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Use of a combination of routine hematologic and biochemical test results in a logistic regression model as a diagnostic aid for the diagnosis of hypoadrenocorticism in dogs

Sofia Borin-Crivellenti DVM, PhD1, Rebecca B. Garabed VMD, MPVM, PhD2, Karla I. Moreno-Torres DVM, PhD3, Maxey L. Wellman DVM, PhD4, and Chen Gilor DVM, PhD5
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  • 1 Departamento de Clínica Veterinaria y Cirugía, Universidade Estadual Paulista (UNESP), Jaboticabal, SP, Brazil 14884-900.
  • | 2 Department of Veterinary Preventative Medicine, College of Veterinary Medicine, The Ohio State University, Columbus, OH 43210.
  • | 3 Department of Veterinary Preventative Medicine, College of Veterinary Medicine, The Ohio State University, Columbus, OH 43210.
  • | 4 Department of Veterinary Biosciences, College of Veterinary Medicine, The Ohio State University, Columbus, OH 43210.
  • | 5 Department of Veterinary Clinical Sciences, College of Veterinary Medicine, The Ohio State University, Columbus, OH 43210.

Abstract

OBJECTIVE To assess the discriminatory value for corticosteroid-induced alkaline phosphatase (CiALP) activity and other variables that can be measured routinely on a CBC and biochemical analysis for the diagnosis of hypoadrenocorticism in dogs.

SAMPLE Medical records of 57 dogs with confirmed hypoadrenocorticism and 57 control dogs in which hypoadrenocorticism was suspected but ruled out.

PROCEDURES A retrospective case-control study was conducted. Dogs were included if a CBC and complete biochemical analysis had been performed. Dogs with iatrogenic hypoadrenocorticism and dogs treated previously with glucocorticoids were excluded. Cortisol concentration for dogs with hypoadrenocorticism was ≤ 2 μg/dL both before and after ACTH administration. Cortisol concentration for control dogs was > 4 μg/dL before or after ACTH administration.

RESULTS Area under the receiver operating characteristic (ROC) curve for CiALP activity was low (0.646; 95% confidence interval, 0.494 to 0.798). Area under the ROC curve for a model that combined the CiALP activity, Na-to-K ratio, eosinophil count, activity of creatine kinase, and concentrations of SUN and albumin was high (0.994; 95% confidence interval, 0.982 to 1.000). Results for this model could be used to correctly classify all dogs, except for 1 dog with hypoadrenocorticism and no electrolyte abnormalities.

CONCLUSIONS AND CLINICAL RELEVANCE CiALP activity alone cannot be used as a reliable diagnostic test for hypoadrenocorticism in dogs. Combined results for CiALP activity, Na-to-K ratio, eosinophil count, creatine kinase activity, and concentrations of SUN and albumin provided an excellent means to discriminate between hypoadrenocorticism and diseases that mimic hypoadrenocorticism.

Abstract

OBJECTIVE To assess the discriminatory value for corticosteroid-induced alkaline phosphatase (CiALP) activity and other variables that can be measured routinely on a CBC and biochemical analysis for the diagnosis of hypoadrenocorticism in dogs.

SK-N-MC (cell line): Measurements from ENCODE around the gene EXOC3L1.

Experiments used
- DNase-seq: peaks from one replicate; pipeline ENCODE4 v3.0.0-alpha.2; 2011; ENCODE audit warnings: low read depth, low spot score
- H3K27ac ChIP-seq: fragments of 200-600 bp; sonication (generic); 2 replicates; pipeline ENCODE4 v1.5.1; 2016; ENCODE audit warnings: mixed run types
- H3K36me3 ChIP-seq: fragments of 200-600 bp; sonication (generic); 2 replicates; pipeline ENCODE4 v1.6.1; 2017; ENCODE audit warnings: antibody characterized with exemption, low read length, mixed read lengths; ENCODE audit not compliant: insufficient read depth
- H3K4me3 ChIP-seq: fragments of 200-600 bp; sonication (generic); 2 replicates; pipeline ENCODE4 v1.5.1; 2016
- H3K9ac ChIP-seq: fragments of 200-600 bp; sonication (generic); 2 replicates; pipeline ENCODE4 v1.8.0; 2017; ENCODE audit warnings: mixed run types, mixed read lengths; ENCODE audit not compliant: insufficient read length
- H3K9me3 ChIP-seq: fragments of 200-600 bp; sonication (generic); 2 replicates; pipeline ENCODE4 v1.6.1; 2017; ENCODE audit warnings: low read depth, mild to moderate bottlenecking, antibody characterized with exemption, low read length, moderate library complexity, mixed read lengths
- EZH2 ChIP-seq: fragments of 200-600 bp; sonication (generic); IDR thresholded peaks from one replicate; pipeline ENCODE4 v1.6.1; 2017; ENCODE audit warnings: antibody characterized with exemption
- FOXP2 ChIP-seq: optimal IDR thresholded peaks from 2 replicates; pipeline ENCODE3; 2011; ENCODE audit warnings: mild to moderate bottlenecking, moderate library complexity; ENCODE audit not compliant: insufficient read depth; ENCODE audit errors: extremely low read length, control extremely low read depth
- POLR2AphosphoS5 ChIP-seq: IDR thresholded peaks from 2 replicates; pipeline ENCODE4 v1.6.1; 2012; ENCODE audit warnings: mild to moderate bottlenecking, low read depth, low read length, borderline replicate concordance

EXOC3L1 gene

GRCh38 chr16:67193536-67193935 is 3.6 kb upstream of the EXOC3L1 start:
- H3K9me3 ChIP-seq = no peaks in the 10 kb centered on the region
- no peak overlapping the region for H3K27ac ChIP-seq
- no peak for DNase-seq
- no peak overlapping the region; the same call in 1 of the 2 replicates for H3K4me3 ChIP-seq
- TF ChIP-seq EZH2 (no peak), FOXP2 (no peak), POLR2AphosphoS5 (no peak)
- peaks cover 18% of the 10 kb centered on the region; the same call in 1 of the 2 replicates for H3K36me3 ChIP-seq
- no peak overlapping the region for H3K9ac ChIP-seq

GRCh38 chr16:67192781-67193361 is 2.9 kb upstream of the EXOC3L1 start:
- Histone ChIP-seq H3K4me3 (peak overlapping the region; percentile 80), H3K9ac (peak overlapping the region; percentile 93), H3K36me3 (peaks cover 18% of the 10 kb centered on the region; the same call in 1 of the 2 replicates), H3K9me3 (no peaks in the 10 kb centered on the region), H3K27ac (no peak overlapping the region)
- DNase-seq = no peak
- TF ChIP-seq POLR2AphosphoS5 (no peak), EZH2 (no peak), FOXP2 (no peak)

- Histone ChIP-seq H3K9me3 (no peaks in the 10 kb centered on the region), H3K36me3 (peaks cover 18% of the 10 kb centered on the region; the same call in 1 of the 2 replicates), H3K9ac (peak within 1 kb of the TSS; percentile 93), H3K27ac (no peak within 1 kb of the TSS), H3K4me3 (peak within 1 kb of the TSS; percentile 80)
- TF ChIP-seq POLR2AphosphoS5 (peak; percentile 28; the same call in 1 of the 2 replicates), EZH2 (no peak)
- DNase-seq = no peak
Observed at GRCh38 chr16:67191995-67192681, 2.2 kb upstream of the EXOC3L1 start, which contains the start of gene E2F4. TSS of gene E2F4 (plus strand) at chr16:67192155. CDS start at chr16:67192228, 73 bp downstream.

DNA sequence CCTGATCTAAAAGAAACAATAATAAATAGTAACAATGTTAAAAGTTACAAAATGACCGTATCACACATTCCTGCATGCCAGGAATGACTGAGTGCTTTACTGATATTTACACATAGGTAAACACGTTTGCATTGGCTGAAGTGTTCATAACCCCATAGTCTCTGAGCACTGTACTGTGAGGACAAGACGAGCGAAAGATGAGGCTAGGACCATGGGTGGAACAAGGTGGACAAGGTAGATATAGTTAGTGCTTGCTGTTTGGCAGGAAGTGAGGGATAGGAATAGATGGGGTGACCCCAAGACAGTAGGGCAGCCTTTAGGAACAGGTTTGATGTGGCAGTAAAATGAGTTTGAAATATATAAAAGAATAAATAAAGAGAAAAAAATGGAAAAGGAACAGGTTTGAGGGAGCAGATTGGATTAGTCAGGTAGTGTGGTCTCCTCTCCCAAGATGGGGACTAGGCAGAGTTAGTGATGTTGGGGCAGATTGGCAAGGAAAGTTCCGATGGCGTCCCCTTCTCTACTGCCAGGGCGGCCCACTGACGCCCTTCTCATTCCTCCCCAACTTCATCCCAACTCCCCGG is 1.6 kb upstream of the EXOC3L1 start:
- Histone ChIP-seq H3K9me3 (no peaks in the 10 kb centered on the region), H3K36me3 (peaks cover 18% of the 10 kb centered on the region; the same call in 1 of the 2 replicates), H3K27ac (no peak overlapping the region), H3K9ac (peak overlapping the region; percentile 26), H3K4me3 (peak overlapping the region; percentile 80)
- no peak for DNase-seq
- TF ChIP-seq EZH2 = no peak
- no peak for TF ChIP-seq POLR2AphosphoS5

SAMPLE Medical records of 57 dogs with confirmed hypoadrenocorticism and 57 control dogs in which hypoadrenocorticism was suspected but ruled out.

PROCEDURES A retrospective case-control study was conducted. Dogs were included if a CBC and complete biochemical analysis had been performed. Dogs with iatrogenic hypoadrenocorticism and dogs treated previously with glucocorticoids were excluded. Cortisol concentration for dogs with hypoadrenocorticism was ≤ 2 μg/dL both before and after ACTH administration. Cortisol concentration for control dogs was > 4 μg/dL before or after ACTH administration.

RESULTS Area under the receiver operating characteristic (ROC) curve for CiALP activity was low (0.646; 95% confidence interval, 0.494 to 0.798). Area under the ROC curve for a model that combined the CiALP activity, Na-to-K ratio, eosinophil count, activity of creatine kinase, and concentrations of SUN and albumin was high (0.994; 95% confidence interval, 0.982 to 1.000). Results for this model could be used to correctly classify all dogs, except for 1 dog with hypoadrenocorticism and no electrolyte abnormalities.

CONCLUSIONS AND CLINICAL RELEVANCE CiALP activity alone cannot be used as a reliable diagnostic test for hypoadrenocorticism in dogs. Combined results for CiALP activity, Na-to-K ratio, eosinophil count, creatine kinase activity, and concentrations of SUN and albumin provided an excellent means to discriminate between hypoadrenocorticism and diseases that mimic hypoadrenocorticism.

Contributor Notes

Dr. Borin-Crivellenti's present address is Animal Science Graduate Program/Veterinary Teaching Hospital, Franca University (UNIFRAN), Av. Doutor Armando de Sales Oliveira, 201, 38400-456, Franca, SP, Brazil.

Dr. Gilor's present address is Department of Medicine and Epidemiology, School of Veterinary Medicine, University of California-Davis, Davis, CA 95616.

Address correspondence to Dr. Gilor (cgilor@ucdavis.edu).